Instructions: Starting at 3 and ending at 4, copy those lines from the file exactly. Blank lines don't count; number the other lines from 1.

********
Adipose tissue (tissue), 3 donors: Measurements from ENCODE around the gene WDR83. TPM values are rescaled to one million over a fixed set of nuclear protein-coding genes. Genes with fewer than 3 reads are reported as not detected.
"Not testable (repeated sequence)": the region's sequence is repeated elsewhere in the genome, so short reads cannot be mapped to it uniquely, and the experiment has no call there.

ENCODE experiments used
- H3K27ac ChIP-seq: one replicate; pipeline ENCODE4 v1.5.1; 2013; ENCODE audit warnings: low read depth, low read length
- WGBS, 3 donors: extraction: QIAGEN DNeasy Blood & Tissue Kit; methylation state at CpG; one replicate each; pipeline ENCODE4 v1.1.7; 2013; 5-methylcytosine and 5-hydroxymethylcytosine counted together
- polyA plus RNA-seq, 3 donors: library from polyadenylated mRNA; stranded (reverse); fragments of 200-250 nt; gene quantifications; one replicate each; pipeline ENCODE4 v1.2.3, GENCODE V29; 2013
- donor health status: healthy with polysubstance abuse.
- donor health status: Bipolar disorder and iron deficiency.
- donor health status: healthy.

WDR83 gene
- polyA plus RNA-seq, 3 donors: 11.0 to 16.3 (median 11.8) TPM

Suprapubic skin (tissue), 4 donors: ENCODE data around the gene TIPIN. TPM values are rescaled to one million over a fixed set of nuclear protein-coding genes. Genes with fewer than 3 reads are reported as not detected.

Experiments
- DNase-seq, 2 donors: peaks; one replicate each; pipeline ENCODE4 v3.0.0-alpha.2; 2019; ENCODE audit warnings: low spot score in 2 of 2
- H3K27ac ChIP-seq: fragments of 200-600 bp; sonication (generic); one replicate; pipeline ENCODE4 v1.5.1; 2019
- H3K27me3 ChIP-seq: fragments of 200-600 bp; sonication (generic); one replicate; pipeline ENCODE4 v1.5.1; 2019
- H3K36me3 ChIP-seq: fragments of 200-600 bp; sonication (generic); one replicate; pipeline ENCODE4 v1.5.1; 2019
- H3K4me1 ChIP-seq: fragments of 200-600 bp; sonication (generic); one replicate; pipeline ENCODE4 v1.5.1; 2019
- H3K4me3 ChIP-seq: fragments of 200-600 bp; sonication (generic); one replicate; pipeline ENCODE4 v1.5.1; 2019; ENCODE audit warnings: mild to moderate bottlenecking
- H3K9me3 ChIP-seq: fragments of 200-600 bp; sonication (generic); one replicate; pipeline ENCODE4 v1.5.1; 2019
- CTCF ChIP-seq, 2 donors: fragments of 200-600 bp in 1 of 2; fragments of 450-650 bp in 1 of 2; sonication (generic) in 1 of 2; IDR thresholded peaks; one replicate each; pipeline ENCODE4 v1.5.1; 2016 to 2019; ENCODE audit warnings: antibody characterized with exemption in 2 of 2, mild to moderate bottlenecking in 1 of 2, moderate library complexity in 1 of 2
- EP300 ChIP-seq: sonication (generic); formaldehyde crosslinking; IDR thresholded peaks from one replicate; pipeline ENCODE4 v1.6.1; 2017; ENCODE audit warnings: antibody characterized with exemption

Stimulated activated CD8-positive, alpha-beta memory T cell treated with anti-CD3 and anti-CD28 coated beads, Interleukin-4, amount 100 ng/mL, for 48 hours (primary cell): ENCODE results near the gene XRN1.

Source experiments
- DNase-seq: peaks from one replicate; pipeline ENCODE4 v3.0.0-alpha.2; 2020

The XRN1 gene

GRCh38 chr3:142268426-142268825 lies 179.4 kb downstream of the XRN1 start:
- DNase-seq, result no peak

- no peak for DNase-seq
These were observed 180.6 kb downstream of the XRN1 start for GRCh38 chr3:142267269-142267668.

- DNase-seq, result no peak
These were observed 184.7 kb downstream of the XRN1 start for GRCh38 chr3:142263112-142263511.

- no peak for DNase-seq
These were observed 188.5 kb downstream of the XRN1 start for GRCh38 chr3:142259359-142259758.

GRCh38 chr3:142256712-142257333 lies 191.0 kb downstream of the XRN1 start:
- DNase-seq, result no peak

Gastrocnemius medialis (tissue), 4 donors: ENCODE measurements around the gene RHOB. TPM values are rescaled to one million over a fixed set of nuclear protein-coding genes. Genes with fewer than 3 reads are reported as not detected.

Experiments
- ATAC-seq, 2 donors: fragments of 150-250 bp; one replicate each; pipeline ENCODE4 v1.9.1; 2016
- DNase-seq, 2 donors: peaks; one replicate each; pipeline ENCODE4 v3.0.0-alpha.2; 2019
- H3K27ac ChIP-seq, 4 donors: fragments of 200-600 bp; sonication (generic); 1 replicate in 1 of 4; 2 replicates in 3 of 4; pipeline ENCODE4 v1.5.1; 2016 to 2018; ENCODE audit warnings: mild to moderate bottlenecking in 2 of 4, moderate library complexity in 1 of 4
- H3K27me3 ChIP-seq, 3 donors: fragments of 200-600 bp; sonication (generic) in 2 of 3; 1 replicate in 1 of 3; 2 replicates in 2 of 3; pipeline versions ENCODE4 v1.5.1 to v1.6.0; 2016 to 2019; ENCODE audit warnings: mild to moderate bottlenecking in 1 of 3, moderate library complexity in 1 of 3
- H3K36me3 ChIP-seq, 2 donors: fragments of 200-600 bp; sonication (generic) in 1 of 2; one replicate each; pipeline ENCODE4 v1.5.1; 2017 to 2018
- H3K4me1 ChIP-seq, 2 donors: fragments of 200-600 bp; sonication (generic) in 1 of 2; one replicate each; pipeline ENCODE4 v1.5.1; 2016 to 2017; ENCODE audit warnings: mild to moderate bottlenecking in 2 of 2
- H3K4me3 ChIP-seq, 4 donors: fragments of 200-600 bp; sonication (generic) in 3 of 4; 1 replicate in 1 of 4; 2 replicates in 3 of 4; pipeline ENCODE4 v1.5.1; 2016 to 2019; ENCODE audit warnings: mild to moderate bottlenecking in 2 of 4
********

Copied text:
ENCODE experiments used
- H3K27ac ChIP-seq: one replicate; pipeline ENCODE4 v1.5.1; 2013; ENCODE audit warnings: low read depth, low read length